Surgery was scheduled for November 17, 2014. They were going to try to extract her massive tumor. Long story short, they couldn’t. Her surgical team had to close her back up.

“Treasure every moment with her,” her surgeon told me. End of story.

The only control I had in the situation was to pour myself into her last days of life, and that I did. Once she returned home, I slept next to her nearly every night. I’d hold her hand and tell her I loved her every chance I got.

Life takes us not necessarily to where we want to go, but to where we need to grow. I’ve grown in ways I never thought possible, and I’m thankful for this now.

3. Perseverance Is Essential

When Mom came home from the hospital, she was determined to be a fighter. She’d do the exercises her physical therapists gave her — even when she hurt like hell. She tried her best to keep her wits about her, even when she was clearly losing the battle.

To be honest, sometimes I felt like running away. Watching my mom dwindle down to skin and bones was horrendous. Several times she shook with pain and even screamed out loud. This rocked my foundation to the core.

“You’re given what you need when you need it the most,” my mom had shared with me over the years.

I became certain — the best thing I could do for my mom was put on the strongest front possible. And then, in my private time, I could cry my eyes out and ask the universe why the hell my mom had to suffer. Sometimes I had to make split-second decisions over doctors, medicines, and other major issues. These moments began to fuel me with the understanding that I could stay focused and balanced under pressure.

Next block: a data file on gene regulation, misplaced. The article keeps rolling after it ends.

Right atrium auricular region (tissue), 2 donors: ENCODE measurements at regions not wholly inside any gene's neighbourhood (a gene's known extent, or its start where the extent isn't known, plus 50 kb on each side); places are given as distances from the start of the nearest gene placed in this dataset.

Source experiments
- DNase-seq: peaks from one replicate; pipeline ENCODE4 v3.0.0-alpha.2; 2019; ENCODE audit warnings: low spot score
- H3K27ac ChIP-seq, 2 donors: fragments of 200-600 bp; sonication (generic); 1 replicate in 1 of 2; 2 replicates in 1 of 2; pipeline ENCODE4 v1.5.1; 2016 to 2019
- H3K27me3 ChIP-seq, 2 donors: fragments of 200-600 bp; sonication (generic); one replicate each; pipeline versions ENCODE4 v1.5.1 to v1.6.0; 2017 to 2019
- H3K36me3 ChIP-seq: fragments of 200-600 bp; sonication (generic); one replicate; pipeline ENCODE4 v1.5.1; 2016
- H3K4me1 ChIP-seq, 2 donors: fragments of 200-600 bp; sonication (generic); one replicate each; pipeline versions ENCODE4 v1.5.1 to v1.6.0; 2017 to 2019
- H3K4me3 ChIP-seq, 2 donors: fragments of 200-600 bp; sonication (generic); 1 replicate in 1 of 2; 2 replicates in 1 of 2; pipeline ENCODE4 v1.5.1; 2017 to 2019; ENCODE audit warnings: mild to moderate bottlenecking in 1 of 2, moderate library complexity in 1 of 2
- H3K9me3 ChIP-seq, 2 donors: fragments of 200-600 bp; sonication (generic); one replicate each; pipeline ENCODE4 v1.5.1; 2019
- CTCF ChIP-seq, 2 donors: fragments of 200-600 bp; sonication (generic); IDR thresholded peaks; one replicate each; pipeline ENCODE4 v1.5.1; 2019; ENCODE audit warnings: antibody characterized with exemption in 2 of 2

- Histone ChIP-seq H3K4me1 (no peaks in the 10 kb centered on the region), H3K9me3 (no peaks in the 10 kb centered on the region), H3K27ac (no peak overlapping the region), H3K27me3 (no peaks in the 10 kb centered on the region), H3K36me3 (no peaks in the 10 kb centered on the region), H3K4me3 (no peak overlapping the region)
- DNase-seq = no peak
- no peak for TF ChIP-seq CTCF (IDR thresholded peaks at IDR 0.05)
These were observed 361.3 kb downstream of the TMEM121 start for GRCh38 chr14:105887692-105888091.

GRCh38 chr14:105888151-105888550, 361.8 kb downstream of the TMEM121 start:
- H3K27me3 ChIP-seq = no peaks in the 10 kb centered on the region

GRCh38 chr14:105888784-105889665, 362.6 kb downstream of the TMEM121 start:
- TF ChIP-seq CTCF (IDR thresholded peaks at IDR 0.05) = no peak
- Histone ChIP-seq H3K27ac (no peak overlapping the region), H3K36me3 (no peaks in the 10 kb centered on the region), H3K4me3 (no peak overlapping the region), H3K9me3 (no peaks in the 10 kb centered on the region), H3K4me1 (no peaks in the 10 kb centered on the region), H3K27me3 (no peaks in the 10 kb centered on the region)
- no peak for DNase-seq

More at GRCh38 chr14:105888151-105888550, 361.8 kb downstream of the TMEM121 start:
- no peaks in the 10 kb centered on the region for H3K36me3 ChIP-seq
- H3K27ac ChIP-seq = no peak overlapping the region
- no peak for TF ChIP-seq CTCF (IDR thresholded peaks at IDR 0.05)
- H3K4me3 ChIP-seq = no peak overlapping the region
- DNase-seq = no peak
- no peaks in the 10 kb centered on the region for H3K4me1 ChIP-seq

Yes, it’s true. I know now that we’re all stronger than we think. We’re powerful beings (both you and I) — we’ve just got dig in and face the raging storm with passion.

4. Love & Tenderness Are Everything

The final night of my mother’s life came all too quickly. I stood watching her shoulders rise and fall with her labored breath.

I held her hand to my mouth and kissed it. I ran my hand through her beautiful hair. I kissed her forehead, her high cheek bones, and her shoulder. I tried to memorize each of her moles and scars.

“Mom, I love you so much. You are my best friend,” I told her. She was unresponsive at this point, but it felt right to tell her everything that was on my mind. “I promise to make you proud.”

mom before surgery 2In this last moment, memories of our journey together flooded my mind. The times that I was able to feed her, get her ready for bed, and try my hardest to assure her that everything would be alright.